I was an angel child. I thrived on my perfectionist, rule-following spirit and the thought of being yelled at was enough to shake me to the core. I once almost drowned because my swimming instructor told me to stay under water until he counted to ten. I stayed under until ten, despite my face turning blue.
I was an angel child, because I loved my parents. I was never grounded or sent to my room. My parents always talked to me and treated me as an equal. I adored and respected my parents as parents and as people.
I was an angel child, usually, but perfect children are bound to take advantage of perfect parents at some point. When my eye doctor said I had to get glasses, my mom being the generous woman that she is, opted for “corneal mold” contacts that would gradually improve my sight, forever releasing me from the hassle of glasses or regular contacts.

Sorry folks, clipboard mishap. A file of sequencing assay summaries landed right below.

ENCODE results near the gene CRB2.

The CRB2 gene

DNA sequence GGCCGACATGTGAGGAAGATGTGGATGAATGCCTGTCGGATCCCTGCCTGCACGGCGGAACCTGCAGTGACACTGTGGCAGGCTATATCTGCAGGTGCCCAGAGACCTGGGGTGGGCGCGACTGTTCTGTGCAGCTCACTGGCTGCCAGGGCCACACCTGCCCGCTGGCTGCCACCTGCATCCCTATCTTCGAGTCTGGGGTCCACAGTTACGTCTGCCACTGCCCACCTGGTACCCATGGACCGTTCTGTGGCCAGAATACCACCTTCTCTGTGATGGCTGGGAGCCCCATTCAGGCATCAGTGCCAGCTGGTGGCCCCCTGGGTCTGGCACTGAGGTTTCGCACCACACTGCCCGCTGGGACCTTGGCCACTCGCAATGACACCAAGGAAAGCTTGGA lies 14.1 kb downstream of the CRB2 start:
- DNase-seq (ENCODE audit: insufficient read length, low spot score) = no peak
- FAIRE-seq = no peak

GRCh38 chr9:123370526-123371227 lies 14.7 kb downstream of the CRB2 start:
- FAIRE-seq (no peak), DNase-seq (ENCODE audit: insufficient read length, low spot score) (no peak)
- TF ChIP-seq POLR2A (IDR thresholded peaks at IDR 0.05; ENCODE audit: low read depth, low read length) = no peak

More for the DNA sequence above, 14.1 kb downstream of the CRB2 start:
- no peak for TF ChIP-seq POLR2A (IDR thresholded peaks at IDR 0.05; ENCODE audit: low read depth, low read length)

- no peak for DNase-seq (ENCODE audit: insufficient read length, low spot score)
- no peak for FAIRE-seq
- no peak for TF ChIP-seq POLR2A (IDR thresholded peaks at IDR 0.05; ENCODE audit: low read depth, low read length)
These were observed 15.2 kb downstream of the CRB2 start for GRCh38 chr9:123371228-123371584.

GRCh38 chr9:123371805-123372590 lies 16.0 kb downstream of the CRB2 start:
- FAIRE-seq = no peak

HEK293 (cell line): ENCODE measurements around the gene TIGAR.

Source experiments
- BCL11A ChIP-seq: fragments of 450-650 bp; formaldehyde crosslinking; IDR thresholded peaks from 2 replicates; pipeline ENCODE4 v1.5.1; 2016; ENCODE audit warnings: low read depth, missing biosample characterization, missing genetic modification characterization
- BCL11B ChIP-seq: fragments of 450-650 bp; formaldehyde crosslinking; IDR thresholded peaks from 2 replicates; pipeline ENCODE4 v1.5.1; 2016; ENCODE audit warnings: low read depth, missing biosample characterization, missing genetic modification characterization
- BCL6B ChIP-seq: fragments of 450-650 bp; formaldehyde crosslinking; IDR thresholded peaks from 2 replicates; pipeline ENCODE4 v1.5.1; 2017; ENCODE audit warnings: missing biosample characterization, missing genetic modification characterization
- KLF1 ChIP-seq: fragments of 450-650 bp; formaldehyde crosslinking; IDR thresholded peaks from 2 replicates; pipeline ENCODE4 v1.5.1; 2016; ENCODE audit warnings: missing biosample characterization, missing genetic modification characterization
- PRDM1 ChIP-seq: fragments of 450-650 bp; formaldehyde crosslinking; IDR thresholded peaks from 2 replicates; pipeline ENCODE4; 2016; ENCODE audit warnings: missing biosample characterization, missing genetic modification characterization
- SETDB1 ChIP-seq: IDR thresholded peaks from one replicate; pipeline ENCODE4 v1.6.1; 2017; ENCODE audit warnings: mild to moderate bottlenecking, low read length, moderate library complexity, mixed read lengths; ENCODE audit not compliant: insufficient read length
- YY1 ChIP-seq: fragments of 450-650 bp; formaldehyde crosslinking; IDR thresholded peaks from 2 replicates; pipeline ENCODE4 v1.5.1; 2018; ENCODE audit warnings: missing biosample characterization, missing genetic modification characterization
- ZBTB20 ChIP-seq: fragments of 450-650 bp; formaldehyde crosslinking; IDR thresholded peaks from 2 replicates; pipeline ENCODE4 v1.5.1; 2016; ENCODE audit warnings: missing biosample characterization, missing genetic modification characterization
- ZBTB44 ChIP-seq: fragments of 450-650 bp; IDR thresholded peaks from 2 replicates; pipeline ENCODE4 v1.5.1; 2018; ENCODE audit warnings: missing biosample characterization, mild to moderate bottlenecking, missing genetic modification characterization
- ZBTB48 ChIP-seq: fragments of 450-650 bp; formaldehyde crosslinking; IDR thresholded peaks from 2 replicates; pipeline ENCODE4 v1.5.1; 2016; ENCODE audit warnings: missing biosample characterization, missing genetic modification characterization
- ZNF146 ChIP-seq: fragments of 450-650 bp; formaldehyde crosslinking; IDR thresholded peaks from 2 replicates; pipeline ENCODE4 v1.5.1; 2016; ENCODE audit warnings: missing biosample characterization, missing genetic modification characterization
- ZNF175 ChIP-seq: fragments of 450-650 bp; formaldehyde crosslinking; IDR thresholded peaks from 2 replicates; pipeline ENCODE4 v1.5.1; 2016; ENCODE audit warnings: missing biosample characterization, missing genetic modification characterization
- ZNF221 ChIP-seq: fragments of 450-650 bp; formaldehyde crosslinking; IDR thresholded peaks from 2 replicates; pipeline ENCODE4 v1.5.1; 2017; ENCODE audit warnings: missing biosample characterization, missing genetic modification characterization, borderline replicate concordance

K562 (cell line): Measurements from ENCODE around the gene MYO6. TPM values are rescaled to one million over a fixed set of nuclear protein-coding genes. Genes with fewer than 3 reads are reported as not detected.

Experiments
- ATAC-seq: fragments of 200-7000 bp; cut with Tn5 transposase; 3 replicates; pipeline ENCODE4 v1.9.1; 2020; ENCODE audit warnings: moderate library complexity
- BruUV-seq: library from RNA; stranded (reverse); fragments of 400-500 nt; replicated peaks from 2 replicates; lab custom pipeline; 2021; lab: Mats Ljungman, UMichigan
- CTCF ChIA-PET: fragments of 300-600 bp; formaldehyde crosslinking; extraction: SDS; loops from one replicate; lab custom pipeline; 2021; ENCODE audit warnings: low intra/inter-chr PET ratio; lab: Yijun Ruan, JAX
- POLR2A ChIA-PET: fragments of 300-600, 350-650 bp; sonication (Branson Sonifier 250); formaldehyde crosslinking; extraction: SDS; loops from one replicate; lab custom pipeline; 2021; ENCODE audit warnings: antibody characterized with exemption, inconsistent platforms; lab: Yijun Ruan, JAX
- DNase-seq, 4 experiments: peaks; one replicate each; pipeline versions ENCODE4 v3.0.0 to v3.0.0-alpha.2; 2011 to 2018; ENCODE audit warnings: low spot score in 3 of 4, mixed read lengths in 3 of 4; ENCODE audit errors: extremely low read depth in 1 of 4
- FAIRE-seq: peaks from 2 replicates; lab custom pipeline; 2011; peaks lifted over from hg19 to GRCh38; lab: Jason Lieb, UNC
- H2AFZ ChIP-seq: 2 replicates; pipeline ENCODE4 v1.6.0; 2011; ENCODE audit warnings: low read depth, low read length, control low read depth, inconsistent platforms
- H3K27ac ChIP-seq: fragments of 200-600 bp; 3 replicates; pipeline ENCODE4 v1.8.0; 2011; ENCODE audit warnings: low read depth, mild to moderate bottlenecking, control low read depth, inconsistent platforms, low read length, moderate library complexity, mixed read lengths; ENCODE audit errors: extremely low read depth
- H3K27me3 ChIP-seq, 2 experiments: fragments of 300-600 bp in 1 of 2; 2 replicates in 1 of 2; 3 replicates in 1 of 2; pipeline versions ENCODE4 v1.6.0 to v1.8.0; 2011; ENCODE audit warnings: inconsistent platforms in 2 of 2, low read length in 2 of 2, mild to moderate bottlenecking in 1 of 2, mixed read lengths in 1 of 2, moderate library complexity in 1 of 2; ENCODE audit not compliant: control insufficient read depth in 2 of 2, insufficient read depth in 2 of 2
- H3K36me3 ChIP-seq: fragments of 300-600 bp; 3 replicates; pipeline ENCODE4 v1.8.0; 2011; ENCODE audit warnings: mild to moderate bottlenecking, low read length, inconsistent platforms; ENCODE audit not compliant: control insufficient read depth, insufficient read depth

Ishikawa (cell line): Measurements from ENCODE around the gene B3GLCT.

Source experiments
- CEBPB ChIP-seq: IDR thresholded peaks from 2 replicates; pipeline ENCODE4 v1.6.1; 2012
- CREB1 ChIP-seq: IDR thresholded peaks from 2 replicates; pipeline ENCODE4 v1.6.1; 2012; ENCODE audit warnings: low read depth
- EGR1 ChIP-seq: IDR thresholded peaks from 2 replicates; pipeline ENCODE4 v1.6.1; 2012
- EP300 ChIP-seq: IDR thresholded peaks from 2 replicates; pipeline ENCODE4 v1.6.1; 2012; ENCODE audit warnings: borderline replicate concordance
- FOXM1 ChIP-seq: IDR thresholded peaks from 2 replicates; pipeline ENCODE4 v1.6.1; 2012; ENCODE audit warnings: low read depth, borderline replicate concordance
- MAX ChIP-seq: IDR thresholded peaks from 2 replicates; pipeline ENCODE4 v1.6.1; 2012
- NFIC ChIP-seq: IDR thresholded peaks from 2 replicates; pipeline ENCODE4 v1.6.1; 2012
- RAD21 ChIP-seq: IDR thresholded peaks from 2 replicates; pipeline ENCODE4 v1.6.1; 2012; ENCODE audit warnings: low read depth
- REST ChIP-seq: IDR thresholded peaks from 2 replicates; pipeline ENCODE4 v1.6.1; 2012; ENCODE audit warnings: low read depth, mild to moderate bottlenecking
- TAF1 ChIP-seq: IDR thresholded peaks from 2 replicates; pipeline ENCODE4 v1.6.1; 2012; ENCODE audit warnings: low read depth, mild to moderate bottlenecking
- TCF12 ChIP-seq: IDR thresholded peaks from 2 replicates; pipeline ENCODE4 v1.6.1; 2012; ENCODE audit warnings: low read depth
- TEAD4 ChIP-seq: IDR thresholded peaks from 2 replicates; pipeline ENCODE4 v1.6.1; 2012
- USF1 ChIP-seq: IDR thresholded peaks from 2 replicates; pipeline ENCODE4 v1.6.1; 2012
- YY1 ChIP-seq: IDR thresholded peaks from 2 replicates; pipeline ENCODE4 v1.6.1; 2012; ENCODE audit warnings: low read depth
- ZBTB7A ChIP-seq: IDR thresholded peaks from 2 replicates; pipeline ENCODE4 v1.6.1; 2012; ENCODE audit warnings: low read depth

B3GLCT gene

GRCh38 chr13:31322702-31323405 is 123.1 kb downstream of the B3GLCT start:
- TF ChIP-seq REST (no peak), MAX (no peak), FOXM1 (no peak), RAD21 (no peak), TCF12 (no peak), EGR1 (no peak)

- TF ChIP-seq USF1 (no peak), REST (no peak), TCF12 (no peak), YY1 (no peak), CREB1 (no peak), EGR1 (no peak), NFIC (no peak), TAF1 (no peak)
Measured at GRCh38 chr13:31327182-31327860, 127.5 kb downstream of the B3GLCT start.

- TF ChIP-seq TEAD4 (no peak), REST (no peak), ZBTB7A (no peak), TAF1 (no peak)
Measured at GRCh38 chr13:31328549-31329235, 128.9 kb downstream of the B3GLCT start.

I was an angel child, but I hated contacts. I hated putting plastic in my eyes. I fought it and fought it until I decided to do something about it.
I was an angel child, so the first time I got caught in a lie I thought the world was ending. Hiding my contacts in an empty case and staring at my mom straight in the eye pretending to have my contacts in worked for a few short weeks. When my mom inevitably found my hidden contacts, she calmly confronted me while my sobs turned into borderline hyperventilation.
Rebellion isn’t all it’s cracked up to be.